The crew, recruited by the “Prospector”, are a rag tag bunch of misfits and “idiots” - as the youngest member of the crew, and child prodigy, Ruri would have it. While the cast is a rather large one, the two main characters are undoubtedly Captain Yurika Misumaru and talented pilot Akito Tenkawa. Yurika is young, but scored extremely high in all the training simulations, as well as being the daughter of a UEF admiral. Akito Tenkawa was living on Mars a year ago and is a survivor of the Jovian attack, he begins the series working as a fry cook and living with some post traumatic stress issues. The two were close childhood friends, something Yurika is keen to rekindle.
So far, so serious, right? Wrong! This series beats you over the head very early on with the fact that it is a parody, and unmistakably so. If you were in any doubt (it’s unlikely…), you’re left with absolutely none from the moment Akito finds himself holding Yurika’s panties, after being knocked off his bike by her suitcase. Anyone familiar with any of the multitude of mecha and science fiction anime from around that period will have no trouble identifying the influences, especially from the era’s big hitters like Neon Genesis Evangelion. Naturally, this means that some of the gags will be completely lost on anyone not familiar with anime of that time period.
That’s settled then, the series is definitely and defiantly a parody… isn’t it? Well, yes it is. That is apart from the times when it’s not. By way of example the third episode sees the tragic death of a character who had played quite a large role up till than point. Thus we get to the main issue with this series: It has a massive and ongoing identity crisis. It is a parody with a serious, dark, and gritty streak a mile wide. These two elements are completely at odds which each other and make the series incredibly jarring to watch. The pacing doesn’t help matters either: One moment you’re expected to laugh at the ditzy lovelorn captain chasing Akito, and another you have to attempt to process scenes heavy with emotion. Many of the more dramatic moments are starved of any real poignance by virtue of being surrounded either by the series’ trademark parodies, or one of the many plot vacuums. Furthermore, quite a few of these dramatic moments seem to be conjured from thin air, with no real narrative meat to back them up.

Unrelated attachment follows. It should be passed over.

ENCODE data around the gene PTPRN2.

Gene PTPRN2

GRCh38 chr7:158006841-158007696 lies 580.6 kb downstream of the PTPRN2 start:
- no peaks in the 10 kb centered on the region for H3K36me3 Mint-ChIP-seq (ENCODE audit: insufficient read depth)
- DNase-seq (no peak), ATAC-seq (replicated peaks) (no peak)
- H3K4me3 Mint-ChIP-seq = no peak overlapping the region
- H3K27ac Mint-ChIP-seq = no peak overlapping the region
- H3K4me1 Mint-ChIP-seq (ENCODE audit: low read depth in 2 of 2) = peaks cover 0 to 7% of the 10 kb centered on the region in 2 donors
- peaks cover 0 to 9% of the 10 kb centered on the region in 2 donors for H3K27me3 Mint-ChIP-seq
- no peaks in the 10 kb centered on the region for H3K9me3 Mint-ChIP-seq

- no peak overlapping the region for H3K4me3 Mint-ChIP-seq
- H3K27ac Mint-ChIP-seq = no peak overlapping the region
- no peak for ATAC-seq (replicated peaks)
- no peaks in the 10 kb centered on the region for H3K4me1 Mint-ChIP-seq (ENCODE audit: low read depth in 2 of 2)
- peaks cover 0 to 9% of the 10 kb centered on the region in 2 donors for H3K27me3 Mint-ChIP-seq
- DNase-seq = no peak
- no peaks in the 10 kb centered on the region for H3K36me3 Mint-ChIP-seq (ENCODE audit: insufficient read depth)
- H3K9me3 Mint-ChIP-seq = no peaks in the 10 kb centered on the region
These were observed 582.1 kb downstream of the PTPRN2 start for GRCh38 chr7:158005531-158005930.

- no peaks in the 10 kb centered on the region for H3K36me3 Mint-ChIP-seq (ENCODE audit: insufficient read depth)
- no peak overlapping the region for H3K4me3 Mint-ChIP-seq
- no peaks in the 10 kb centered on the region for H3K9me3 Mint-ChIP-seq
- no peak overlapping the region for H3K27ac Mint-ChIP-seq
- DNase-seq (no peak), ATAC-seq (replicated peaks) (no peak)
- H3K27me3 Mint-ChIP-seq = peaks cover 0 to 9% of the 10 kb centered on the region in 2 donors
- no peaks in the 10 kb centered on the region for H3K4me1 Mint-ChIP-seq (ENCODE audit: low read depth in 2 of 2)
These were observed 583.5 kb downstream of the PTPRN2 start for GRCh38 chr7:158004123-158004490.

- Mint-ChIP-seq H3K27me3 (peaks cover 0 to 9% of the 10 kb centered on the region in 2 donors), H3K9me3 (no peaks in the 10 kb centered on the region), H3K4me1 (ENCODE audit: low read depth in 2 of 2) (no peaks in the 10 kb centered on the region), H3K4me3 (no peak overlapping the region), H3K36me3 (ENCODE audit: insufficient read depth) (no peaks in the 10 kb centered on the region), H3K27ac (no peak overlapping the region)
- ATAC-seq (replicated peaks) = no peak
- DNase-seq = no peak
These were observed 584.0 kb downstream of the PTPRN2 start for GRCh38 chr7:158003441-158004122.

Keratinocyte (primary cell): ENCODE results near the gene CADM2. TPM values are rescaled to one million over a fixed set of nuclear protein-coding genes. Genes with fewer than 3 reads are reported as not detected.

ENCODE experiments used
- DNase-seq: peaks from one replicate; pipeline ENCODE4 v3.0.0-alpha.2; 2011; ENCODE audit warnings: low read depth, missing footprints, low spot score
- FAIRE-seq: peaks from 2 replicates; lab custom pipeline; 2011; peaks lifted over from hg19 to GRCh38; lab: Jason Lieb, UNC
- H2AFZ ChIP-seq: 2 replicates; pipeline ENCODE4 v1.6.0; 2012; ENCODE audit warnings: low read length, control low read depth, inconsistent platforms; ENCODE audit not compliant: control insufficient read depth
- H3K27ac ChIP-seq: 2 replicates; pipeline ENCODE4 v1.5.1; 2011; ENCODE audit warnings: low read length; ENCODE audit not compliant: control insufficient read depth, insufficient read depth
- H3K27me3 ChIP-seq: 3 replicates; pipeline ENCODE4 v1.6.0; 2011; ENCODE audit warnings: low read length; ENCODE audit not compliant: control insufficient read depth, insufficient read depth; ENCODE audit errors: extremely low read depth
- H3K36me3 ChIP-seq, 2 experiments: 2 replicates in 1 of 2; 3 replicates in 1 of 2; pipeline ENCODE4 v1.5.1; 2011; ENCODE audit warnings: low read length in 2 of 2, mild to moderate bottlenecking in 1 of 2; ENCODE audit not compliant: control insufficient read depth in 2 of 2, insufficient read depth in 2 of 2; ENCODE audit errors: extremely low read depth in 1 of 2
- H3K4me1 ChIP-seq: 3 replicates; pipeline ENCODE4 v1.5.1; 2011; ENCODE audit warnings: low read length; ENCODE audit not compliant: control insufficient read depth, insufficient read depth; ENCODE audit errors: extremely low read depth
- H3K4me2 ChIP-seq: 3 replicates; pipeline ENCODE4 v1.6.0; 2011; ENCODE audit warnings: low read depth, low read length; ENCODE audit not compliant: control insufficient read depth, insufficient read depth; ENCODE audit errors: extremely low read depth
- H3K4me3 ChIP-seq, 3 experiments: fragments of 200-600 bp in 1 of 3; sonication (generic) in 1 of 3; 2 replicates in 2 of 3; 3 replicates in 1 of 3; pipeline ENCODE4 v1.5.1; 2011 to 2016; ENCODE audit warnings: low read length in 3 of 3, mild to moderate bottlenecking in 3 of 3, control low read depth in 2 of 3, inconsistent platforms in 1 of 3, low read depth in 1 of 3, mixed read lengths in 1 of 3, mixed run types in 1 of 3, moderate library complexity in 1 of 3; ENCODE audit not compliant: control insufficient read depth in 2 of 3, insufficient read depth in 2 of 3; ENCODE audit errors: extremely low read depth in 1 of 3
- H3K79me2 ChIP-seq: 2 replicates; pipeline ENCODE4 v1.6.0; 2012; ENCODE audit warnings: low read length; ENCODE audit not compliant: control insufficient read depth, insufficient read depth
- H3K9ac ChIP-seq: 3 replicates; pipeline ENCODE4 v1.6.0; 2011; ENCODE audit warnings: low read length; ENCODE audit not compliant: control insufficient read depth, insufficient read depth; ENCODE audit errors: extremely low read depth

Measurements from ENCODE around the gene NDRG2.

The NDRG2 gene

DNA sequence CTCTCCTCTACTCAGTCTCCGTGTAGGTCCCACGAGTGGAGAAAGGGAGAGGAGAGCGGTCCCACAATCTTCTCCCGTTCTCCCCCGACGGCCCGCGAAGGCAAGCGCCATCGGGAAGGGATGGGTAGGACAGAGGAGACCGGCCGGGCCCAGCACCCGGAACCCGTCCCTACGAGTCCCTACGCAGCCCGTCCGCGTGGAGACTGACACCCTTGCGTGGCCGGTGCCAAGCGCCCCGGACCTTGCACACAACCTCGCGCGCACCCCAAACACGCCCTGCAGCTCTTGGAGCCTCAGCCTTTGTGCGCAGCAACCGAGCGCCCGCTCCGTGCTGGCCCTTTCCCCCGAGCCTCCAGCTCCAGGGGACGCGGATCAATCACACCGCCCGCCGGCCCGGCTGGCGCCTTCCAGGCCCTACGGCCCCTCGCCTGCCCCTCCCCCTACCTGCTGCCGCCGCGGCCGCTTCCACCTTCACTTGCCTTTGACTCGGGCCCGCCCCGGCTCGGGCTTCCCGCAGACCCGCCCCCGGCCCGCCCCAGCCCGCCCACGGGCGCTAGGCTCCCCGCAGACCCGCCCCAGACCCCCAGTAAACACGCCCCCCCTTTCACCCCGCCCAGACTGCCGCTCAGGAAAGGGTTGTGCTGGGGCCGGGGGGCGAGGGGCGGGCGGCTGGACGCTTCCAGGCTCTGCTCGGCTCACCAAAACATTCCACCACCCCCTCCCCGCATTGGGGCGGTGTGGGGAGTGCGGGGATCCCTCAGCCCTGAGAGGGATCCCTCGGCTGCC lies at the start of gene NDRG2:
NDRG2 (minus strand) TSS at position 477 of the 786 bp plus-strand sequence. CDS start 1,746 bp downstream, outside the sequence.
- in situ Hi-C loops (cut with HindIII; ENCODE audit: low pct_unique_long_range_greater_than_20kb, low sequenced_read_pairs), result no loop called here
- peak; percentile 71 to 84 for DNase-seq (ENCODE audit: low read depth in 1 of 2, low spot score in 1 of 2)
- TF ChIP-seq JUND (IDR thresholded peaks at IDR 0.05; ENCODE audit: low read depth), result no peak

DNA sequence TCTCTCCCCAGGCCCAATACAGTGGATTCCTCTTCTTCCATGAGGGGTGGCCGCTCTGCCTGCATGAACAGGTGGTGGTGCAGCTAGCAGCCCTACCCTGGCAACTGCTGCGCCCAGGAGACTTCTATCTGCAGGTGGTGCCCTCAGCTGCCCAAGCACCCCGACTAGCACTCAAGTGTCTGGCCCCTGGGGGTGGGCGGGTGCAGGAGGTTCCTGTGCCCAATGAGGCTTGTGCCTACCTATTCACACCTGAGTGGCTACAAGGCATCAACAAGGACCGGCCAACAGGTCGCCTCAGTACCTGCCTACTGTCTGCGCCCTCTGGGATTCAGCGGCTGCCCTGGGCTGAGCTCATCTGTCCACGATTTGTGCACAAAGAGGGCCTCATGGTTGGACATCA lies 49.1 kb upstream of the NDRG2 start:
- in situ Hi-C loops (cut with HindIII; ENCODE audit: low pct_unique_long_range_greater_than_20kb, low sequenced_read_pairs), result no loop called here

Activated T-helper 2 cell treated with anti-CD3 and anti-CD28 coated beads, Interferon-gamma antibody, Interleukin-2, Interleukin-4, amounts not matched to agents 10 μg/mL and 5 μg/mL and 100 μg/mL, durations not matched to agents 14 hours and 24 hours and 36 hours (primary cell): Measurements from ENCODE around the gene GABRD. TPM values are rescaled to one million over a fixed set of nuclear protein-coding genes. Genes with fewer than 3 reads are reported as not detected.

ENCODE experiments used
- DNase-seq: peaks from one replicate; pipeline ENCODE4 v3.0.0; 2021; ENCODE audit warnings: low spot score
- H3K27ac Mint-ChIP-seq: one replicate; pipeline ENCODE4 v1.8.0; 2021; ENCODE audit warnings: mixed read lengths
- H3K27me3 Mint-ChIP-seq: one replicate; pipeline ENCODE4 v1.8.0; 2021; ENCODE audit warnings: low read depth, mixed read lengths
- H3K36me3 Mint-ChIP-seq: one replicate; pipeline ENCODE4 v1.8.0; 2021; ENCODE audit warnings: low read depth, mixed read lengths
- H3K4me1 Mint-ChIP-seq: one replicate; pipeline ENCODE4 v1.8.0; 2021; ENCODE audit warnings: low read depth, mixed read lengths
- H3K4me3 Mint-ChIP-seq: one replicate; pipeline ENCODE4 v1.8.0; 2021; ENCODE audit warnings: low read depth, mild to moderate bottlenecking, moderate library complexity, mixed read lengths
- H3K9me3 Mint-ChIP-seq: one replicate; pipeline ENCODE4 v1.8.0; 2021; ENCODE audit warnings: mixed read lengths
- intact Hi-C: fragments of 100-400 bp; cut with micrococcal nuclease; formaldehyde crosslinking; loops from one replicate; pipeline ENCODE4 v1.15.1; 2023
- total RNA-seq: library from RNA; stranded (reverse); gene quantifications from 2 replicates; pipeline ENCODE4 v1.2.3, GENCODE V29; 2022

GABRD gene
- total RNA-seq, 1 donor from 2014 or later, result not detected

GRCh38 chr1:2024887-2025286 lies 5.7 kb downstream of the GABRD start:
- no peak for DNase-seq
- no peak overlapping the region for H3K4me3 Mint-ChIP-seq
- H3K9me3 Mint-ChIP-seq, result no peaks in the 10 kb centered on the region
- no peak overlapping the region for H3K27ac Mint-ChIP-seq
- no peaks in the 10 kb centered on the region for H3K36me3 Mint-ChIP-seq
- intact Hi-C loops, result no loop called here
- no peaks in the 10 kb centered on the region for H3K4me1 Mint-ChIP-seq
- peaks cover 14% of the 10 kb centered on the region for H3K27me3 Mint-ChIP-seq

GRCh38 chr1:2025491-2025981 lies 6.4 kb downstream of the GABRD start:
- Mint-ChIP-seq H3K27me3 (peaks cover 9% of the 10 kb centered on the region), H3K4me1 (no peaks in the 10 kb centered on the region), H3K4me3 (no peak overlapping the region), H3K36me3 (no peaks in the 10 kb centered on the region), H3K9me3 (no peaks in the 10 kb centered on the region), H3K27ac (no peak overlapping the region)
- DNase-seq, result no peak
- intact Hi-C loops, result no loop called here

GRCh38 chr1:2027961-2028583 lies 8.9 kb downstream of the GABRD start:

By today’s standards much of the show’s 26 episode runtime is filled with very little, the series could easily have fitted the same content into far fewer episodes. That’s not to say it is as longwinded as something like Draganball Z’s legendary powering up scenes, but there are large chunks of time where nothing of any consequence happens. While this wasn’t particularly unusual back then, it’s very obvious when compared to modern anime, and it’s pretty unforgivable when paired with the aforementioned lack of narrative focus.
This release also contains Martian Successor Nadesico: The Motion Picture – Prince of Darkness, which houses such modern luxuries as a 16:9 aspect ratio. The movie is an interesting change of pace, as it leans heavily towards the dramatic elements of the series. Leaving the comedic elements as mere comic relief, instead of being a main component as it was in the series. At the time this led to more than a few complaints, however I think it makes for a much happier balance; with a much clearer narrative focus making for a more coherent viewing experience than the series.
Despite the issues, when all is said and done, there’s still quite a bit on offer in Martian Successor Nadesico. While it is a bit rough around the edges by today's standards, there’s nothing particularly egregious. The high points include some genuinely laugh out loud moments, as well as some moments of real high stakes drama, meaning there’s a little something on offer for everyone. Though there is no doubt that thirty-something fans and aficionados of 90s anime - with their nostalgia flowing and rose tinted spectacles on - will get much more out of this release than anyone else.